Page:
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Booster: Your Guide to KiwiSaver, Part Two

The higher your KiwiSaver balance grows, the better off you’ll be for two important life goals: buying your first home or enjoying a good retirement. Here’s how to turbocharge your balance.

25 May 2022

Take a good look

You can’t keep on track unless you know what your account balance is.

Your provider will send you an update once a year, with a handy retirement estimate in it.

It’s a good idea to check your KiwiSaver account balance at least a couple of times a year to make sure you’re on track.

But there’s no need to check it every day or every week. It’s the long-term direction that counts.

If your balance hasn’t gone up as quickly as you’d like, ask yourself these quick questions:

  • Could I put in more of my earnings?
  • Do I have extra savings that I could put into the account as a lump sum?
  • Could I cope with a higher level
    of risk to potentially get better returns?
  • When will I need the money? If it’s not soon, could I move into a more aggressive fund: from Conservative to Balanced, or from Balanced to Growth?
  • Am I putting in enough to get free money from the government, known as the government contribution?

Let’s talk about each of those options.

How much are you putting in each pay?

The first step is to work out how much is going into your account each pay. Take a look at your pay slip. There will be two KiwiSaver amounts in it.

One will be the percentage of your salary you’re contributing.

The other will be the amount your employer puts in, 3%. Tax is deducted from this amount.

To be in KiwiSaver, the smallest amount you can put in is 3% of your before-tax pay, but in 2019 the percentages you can put in changed to give you more choice. Now you can choose to put in:

3%, 4%, 6%, 8% or even 10%.

There’s a big difference between putting in the minimum 3 per cent and putting in more money each pay.

Someone on an average salary who puts in 10 per cent of their salary over a lifetime of working will be $229,000 richer at 65 than those putting in 3 per cent, says the Retirement Commission’s website Sorted.org.nz.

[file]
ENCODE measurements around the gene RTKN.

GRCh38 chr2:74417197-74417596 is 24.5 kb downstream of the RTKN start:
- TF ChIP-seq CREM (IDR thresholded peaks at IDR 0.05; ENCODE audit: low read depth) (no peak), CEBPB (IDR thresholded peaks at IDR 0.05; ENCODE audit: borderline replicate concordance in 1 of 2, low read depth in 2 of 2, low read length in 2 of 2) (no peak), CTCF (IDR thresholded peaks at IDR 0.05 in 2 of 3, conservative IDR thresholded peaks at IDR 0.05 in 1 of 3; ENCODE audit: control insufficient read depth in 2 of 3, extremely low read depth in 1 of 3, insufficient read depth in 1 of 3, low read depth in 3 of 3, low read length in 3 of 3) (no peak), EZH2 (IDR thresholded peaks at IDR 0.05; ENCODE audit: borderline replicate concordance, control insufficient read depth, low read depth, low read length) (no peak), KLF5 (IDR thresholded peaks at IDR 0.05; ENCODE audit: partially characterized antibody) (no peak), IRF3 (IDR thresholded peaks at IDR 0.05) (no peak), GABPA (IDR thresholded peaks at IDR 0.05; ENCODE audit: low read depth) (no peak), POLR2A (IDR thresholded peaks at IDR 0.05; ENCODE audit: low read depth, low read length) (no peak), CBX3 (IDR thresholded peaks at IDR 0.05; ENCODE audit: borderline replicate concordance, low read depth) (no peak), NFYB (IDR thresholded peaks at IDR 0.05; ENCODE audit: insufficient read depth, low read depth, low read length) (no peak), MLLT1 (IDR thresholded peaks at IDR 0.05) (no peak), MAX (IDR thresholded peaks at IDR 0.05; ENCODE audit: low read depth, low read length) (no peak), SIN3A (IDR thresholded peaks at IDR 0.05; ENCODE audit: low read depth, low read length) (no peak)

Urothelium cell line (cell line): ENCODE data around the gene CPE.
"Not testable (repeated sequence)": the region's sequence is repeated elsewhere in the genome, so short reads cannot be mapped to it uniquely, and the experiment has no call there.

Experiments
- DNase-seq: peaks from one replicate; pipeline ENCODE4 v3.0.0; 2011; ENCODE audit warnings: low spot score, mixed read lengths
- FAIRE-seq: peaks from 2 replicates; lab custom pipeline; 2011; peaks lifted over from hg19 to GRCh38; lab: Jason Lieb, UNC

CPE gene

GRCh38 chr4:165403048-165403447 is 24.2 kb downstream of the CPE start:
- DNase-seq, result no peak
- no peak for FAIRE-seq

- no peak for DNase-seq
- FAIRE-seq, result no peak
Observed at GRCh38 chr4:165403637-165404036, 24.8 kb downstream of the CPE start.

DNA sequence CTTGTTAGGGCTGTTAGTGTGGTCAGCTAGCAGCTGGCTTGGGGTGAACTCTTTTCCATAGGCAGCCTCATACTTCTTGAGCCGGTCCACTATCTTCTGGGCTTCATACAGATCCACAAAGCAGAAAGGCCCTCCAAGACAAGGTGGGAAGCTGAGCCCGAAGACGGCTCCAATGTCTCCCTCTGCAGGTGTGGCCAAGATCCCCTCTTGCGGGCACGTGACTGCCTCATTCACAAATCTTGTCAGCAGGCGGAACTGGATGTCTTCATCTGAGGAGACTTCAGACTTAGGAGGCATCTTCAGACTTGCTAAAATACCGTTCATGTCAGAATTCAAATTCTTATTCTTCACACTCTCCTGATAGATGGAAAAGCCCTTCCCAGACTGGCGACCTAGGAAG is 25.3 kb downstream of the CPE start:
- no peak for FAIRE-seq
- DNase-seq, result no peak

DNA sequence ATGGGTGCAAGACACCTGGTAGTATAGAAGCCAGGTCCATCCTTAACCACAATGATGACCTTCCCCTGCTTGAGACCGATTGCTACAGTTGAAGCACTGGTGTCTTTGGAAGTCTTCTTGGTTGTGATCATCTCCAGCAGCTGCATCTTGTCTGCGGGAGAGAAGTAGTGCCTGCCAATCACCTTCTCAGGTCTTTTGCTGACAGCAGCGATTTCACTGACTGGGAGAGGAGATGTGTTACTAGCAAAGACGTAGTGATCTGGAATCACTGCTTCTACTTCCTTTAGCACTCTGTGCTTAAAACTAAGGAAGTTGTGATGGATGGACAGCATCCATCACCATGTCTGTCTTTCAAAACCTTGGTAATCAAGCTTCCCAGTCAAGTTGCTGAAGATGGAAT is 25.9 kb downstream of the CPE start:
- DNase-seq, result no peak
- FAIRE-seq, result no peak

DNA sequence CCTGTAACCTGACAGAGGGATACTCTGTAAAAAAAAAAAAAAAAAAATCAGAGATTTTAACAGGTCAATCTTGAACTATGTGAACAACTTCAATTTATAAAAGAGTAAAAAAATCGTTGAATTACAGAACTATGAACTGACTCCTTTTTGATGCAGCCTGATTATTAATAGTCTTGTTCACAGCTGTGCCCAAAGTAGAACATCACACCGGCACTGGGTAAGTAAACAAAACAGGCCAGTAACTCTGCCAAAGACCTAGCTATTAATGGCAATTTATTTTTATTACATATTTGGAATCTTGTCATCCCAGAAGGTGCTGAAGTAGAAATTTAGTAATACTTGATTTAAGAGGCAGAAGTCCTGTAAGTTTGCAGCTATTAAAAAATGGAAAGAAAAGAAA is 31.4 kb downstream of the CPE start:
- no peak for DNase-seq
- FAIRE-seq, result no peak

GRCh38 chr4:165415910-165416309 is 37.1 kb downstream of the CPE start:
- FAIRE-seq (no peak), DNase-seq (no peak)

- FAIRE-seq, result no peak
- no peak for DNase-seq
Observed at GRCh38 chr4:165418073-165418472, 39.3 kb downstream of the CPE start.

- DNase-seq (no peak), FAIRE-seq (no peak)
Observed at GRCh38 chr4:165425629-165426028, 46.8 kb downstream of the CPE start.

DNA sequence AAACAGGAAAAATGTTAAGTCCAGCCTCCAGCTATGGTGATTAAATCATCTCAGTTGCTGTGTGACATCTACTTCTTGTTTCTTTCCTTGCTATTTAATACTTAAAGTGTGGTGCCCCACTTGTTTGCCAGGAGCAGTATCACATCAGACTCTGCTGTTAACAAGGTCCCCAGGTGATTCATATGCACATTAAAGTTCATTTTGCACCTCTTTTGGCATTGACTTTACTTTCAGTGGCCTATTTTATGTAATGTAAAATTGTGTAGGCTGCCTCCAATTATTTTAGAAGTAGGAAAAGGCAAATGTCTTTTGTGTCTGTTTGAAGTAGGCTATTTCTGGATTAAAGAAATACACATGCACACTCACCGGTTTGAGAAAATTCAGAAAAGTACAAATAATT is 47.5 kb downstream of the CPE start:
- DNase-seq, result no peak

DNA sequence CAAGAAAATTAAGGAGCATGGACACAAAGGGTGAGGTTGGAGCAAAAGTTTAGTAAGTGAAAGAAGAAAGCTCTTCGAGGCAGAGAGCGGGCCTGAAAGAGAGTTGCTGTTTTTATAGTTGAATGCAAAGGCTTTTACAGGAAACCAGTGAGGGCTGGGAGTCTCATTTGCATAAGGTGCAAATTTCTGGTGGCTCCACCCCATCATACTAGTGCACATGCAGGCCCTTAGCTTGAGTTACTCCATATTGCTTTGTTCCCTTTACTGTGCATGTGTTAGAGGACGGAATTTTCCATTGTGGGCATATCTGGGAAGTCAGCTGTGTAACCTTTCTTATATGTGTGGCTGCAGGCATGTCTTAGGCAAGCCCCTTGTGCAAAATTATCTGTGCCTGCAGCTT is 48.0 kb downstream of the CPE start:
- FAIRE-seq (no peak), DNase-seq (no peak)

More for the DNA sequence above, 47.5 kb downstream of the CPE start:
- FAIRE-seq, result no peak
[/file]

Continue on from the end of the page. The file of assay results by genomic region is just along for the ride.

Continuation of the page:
Put in a lump sum

If you’re working hard towards a goal like a first home or you’re nearing retirement, lump sums thrown into your KiwiSaver account can make a huge difference to your balance.

You could have a work bonus, a gift, the cash from things you’ve sold on TradeMe, a legacy, or just money you’ve saved up over lockdown.

If you leave big sums in your bank account, it’s too tempting to spend it. And you’ll get next to no return on it in the bank.

Maybe you’ve set and stuck to a budget to work out where you could save some extra money.

Booster has a free app that helps you work out where your money is being spent. mybudgetpal connects directly to your bank accounts, sorting your spending and showing where your money is going. And it’s free!

Tip: Before you lock money into KiwiSaver, it’s good to have several months of living expenses sitting in an account for emergencies. Remember, you can only draw money from KiwiSaver for specific reasons, including to buy your first house or for retirement.

But the beauty of investing any spare money into your KiwiSaver account is that it should grow over time with the power of compounding returns.

The magic of compounding Returns

You can think of compounding returns as returns on returns.

When you invest, you get returns, made up of dividends, plus the growth of the value of your funds’ assets. This can be thought of as ‘simple returns’.

But if you never take out your returns, they’ll add to your total where they earn returns too and ‘compound’ so you’ll get returns on that money as well.

This effect looks quite small in one to three years, but by the time your investment has been generating returns for eight years or more, the growth accelerates and gives your investment an amazing boost.

Here’s how it works

Each time you and your employer make a contribution, that’s added to your total and this new total then grows. If you started investing in KiwiSaver at age 20, had a starting salary of $70,000 and chose a balanced fund, here is how your balance could grow (based on employee contributions of either 3% or 10% p.a.).